February Programs at the N.C. Museum of History


RALEIGH, NC Jan. 9, 2015 – During Black History Month, the N.C. Museum of History in Raleigh will feature three programs about experiences of African Americans. The Justice Theater Project will present the original and innovative work Voices That Challenge, which is told through dance, spoken word, and music. The presentation centers on the voices and leaders of Operation Breadbasket, an important effort during the Civil Rights movement, that was launched in 1962 to create economic opportunities in African American communities.

Another program focuses on the 1947 film “Pitch a Boogie Woogie,” featuring African American musicians and actors from Greenville, N.C. Hear about the significance and legacy of the film and its role in our state’s history. Watch clips of this movie that was thought lost until the 1970s.

February also brings seven children’s programs, ranging from sweet valentine treats to a lively retelling of a North Carolina folktale about Daniel Boone. There is something for all ages.

Take advantage of these and other programs in February at the N.C. Museum of History. Admission is free unless otherwise noted. Parking is free on weekends.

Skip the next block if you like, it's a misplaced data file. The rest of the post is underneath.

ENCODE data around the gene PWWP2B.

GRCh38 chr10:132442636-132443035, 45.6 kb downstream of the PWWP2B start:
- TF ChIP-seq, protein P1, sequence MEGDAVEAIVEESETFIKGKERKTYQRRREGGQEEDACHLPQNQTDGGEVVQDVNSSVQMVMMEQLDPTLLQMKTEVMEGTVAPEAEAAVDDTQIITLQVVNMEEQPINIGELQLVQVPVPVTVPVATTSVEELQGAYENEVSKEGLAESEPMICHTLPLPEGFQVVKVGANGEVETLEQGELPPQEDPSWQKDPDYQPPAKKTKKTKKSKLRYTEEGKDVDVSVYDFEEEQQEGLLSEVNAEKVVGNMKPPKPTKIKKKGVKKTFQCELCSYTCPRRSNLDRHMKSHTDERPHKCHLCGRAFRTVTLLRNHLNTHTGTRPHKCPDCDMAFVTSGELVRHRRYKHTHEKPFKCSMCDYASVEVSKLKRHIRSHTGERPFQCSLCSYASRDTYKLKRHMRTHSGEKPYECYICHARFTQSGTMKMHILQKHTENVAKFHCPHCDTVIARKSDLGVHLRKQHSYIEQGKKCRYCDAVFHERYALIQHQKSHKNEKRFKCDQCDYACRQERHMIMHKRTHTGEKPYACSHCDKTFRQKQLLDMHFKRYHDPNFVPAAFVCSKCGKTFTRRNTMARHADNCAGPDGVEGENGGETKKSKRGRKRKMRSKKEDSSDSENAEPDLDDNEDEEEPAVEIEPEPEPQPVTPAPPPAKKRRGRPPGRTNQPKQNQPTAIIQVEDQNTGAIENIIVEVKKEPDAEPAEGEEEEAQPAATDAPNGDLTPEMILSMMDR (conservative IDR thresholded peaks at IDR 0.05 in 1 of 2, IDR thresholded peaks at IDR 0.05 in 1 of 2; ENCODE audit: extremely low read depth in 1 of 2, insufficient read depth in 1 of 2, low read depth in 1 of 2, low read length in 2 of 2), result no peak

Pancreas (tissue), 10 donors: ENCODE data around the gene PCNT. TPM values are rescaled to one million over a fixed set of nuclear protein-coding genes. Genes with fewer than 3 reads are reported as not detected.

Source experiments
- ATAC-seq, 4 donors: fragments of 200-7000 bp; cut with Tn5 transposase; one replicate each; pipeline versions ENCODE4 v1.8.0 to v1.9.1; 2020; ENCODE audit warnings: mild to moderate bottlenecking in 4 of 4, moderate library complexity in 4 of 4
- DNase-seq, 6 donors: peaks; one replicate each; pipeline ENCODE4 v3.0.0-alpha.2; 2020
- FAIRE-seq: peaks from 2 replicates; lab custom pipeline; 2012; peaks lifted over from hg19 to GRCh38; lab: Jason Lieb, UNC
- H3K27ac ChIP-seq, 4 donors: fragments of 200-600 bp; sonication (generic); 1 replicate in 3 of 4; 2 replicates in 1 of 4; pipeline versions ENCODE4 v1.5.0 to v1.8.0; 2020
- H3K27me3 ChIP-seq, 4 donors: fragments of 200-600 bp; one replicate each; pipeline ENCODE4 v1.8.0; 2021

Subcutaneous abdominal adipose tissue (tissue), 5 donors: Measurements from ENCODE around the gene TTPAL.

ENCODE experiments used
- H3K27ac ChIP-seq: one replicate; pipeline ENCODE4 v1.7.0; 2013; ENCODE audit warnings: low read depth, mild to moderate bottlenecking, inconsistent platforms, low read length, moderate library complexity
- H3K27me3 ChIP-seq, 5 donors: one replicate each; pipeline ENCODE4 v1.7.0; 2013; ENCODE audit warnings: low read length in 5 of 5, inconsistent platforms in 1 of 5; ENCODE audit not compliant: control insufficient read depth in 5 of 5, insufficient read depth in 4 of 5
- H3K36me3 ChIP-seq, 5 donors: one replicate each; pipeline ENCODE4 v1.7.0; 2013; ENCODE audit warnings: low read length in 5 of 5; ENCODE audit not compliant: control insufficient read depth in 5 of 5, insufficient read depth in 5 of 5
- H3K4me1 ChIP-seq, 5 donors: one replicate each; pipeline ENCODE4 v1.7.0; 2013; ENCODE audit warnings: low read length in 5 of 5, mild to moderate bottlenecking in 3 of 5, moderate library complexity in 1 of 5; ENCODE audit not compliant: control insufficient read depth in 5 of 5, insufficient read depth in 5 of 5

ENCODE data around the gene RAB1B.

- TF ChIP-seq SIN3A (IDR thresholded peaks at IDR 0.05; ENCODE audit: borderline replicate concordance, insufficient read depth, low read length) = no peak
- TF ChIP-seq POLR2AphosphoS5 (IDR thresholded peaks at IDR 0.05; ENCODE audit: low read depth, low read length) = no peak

File 1950_94_25a: Love is in the air during the program Time for Tots: Have a Heart! on Feb. 3 at the N.C. Museum of History.

Love is in the air during the program Time for Tots: Have a Heart! on Feb. 3 at the N.C. Museum of History.

*Time for Tots: Have a Heart!

Tuesday, Feb. 3 or 10, 10-10:45 a.m.

Ages 3-5 (with adult)

$3 plus tax per child; $1 plus tax for museum members**

To register, visit NCMOH-programs.com. For information, call 919-807-7979.

Discover heart shapes in items from the museum’s collection. Then create a heart-shaped valentine for someone you love!

 

*History Corner: Sugar Shock!

Wednesday, Feb. 4, 10-11 a.m.

Ages 6-9 (with adult)

$3 plus tax per child; $1 plus tax for museum members

To register, visit NCMOH-programs.com. For information, call 919-807-7988.

Just in time for Valentine’s Day, you’ll learn about historic sweet treats and taste one or two for yourself.

 

*History Hunters: Sweet History

Wednesday, Feb. 4, 11:15 a.m.-12:15 p.m.

Ages 10-13

$3 plus tax per child; $1 plus tax for museum members